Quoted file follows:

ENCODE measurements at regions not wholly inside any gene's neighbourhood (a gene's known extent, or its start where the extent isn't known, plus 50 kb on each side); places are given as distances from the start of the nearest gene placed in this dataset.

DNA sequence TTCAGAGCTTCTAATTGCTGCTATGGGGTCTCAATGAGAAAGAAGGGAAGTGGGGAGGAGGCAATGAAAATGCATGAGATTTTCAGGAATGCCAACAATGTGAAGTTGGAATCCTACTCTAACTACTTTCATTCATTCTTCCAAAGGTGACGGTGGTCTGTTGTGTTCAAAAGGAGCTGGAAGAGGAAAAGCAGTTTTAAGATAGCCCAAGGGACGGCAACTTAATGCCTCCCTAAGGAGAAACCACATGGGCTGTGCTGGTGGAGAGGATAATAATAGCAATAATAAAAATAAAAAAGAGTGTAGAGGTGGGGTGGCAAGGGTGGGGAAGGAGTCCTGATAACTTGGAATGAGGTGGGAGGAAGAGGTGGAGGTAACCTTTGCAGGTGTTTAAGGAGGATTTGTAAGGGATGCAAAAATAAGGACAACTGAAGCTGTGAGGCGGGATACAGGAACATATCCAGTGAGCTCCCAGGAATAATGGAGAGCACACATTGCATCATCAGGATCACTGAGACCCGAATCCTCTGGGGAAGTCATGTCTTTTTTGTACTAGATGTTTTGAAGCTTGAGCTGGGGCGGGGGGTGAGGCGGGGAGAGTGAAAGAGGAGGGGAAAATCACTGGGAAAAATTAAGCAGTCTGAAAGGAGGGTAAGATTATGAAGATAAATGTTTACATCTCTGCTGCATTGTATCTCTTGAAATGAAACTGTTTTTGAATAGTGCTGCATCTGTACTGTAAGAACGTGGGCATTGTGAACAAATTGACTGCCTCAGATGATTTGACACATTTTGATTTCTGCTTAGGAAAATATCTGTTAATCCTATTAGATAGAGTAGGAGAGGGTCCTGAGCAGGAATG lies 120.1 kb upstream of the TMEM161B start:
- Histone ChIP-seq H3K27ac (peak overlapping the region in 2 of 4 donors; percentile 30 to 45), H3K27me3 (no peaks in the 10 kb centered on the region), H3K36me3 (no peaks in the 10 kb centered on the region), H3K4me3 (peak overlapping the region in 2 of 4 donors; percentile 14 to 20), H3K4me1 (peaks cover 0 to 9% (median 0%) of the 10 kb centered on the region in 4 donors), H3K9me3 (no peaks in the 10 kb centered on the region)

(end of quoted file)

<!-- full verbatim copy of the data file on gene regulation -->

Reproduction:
ENCODE measurements at regions not wholly inside any gene's neighbourhood (a gene's known extent, or its start where the extent isn't known, plus 50 kb on each side); places are given as distances from the start of the nearest gene placed in this dataset.

DNA sequence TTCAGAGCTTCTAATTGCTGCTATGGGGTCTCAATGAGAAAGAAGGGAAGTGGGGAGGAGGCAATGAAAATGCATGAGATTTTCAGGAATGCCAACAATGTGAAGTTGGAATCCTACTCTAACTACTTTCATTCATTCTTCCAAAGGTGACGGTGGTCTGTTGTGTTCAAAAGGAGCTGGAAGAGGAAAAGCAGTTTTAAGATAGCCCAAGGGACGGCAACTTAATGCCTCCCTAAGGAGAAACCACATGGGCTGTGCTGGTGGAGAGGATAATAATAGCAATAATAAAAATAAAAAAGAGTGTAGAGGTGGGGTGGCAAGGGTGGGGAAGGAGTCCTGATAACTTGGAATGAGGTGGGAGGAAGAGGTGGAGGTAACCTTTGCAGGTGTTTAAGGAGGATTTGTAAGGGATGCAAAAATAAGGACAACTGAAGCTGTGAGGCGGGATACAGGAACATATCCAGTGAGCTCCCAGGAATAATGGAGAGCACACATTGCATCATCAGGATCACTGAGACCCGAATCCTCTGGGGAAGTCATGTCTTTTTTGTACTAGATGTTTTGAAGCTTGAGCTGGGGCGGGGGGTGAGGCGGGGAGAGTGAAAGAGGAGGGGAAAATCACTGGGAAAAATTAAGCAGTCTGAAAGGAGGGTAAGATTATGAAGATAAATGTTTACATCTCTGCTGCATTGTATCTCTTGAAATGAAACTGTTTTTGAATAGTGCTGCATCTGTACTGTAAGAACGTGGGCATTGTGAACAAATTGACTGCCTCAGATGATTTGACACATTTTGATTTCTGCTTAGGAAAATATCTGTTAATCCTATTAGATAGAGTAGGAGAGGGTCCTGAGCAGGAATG lies 120.1 kb upstream of the TMEM161B start:
- Histone ChIP-seq H3K27ac (peak overlapping the region in 2 of 4 donors; percentile 30 to 45), H3K27me3 (no peaks in the 10 kb centered on the region), H3K36me3 (no peaks in the 10 kb centered on the region), H3K4me3 (peak overlapping the region in 2 of 4 donors; percentile 14 to 20), H3K4me1 (peaks cover 0 to 9% (median 0%) of the 10 kb centered on the region in 4 donors), H3K9me3 (no peaks in the 10 kb centered on the region)